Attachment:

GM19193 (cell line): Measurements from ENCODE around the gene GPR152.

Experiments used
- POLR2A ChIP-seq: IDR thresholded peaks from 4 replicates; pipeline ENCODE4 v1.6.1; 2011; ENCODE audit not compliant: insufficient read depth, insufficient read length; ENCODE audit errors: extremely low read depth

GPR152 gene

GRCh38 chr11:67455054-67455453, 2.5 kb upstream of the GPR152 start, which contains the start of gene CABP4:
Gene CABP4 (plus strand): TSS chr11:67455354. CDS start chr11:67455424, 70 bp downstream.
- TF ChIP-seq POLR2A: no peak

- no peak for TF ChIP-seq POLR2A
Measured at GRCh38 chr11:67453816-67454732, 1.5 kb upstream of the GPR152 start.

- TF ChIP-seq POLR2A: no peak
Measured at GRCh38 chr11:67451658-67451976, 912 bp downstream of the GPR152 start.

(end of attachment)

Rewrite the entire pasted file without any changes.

GM19193 (cell line): Measurements from ENCODE around the gene GPR152.

Experiments used
- POLR2A ChIP-seq: IDR thresholded peaks from 4 replicates; pipeline ENCODE4 v1.6.1; 2011; ENCODE audit not compliant: insufficient read depth, insufficient read length; ENCODE audit errors: extremely low read depth

GPR152 gene

GRCh38 chr11:67455054-67455453, 2.5 kb upstream of the GPR152 start, which contains the start of gene CABP4:
Gene CABP4 (plus strand): TSS chr11:67455354. CDS start chr11:67455424, 70 bp downstream.
- TF ChIP-seq POLR2A: no peak

- no peak for TF ChIP-seq POLR2A
Measured at GRCh38 chr11:67453816-67454732, 1.5 kb upstream of the GPR152 start.

- TF ChIP-seq POLR2A: no peak
Measured at GRCh38 chr11:67451658-67451976, 912 bp downstream of the GPR152 start.